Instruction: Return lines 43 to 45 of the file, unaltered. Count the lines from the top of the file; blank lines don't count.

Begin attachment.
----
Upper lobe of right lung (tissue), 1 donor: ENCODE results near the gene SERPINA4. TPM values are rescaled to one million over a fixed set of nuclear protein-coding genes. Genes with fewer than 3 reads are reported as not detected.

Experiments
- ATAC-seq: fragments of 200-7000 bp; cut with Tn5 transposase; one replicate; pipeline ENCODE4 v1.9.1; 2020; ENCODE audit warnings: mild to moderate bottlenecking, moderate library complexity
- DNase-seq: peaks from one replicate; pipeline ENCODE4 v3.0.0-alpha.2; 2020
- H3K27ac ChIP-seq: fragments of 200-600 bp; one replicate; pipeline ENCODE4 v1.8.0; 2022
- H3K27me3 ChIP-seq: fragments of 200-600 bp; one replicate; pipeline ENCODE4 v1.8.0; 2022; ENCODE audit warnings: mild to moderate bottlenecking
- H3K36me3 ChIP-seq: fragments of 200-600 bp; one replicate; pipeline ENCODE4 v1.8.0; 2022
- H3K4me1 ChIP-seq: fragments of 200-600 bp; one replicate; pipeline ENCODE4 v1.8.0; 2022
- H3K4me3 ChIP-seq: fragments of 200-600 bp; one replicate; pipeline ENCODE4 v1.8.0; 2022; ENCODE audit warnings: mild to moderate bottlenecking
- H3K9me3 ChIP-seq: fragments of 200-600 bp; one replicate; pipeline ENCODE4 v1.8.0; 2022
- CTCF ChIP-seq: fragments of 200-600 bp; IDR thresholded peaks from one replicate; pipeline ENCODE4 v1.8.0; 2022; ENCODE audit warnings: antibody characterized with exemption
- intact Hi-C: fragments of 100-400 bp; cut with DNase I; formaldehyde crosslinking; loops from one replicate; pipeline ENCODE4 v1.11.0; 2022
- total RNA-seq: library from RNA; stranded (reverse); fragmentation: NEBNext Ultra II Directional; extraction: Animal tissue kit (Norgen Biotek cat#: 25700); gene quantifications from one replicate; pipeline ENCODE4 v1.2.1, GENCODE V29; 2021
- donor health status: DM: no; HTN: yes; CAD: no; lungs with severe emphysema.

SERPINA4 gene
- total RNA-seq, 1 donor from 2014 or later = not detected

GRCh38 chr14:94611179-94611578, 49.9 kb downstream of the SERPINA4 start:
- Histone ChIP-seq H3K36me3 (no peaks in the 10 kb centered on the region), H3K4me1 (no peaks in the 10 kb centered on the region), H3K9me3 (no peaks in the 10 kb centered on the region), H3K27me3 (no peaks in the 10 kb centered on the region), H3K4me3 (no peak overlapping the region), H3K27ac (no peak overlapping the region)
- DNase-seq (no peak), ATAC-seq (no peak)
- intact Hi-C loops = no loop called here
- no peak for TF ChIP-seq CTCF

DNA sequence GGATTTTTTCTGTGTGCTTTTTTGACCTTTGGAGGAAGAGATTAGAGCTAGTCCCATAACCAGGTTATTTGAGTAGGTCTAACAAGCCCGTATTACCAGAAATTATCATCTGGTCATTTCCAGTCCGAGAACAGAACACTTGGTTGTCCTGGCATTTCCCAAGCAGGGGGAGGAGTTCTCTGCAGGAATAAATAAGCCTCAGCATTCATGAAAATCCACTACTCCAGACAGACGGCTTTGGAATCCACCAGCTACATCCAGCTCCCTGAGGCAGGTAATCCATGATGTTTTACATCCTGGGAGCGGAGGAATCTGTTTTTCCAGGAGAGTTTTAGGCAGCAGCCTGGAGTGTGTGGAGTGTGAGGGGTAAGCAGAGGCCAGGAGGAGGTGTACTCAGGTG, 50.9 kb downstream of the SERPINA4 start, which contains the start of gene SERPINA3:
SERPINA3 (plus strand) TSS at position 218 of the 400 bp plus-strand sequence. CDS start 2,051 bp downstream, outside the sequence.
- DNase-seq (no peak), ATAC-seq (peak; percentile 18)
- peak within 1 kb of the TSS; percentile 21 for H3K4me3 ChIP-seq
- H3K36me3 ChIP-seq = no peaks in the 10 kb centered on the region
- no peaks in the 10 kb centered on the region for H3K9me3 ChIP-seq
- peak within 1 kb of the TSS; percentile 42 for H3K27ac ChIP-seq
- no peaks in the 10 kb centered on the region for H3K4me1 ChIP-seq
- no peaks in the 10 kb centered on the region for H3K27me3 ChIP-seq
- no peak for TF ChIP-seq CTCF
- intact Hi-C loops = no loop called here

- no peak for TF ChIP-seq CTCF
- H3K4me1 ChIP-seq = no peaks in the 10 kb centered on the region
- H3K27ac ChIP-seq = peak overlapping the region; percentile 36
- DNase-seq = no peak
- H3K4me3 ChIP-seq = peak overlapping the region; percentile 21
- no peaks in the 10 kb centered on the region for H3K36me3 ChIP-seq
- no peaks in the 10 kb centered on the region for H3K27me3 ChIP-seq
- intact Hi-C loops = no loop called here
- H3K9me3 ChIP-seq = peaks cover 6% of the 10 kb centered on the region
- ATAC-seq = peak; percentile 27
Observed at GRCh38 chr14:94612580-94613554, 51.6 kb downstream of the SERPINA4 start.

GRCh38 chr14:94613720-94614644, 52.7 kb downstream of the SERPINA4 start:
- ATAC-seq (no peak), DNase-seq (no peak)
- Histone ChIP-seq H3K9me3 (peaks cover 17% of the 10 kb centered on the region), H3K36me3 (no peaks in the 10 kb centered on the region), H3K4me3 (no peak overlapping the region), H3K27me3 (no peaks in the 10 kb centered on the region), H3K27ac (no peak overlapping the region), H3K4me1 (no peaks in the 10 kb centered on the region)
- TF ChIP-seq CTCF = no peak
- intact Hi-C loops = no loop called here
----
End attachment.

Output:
Observed at GRCh38 chr14:94612580-94613554, 51.6 kb downstream of the SERPINA4 start.

GRCh38 chr14:94613720-94614644, 52.7 kb downstream of the SERPINA4 start:
- ATAC-seq (no peak), DNase-seq (no peak)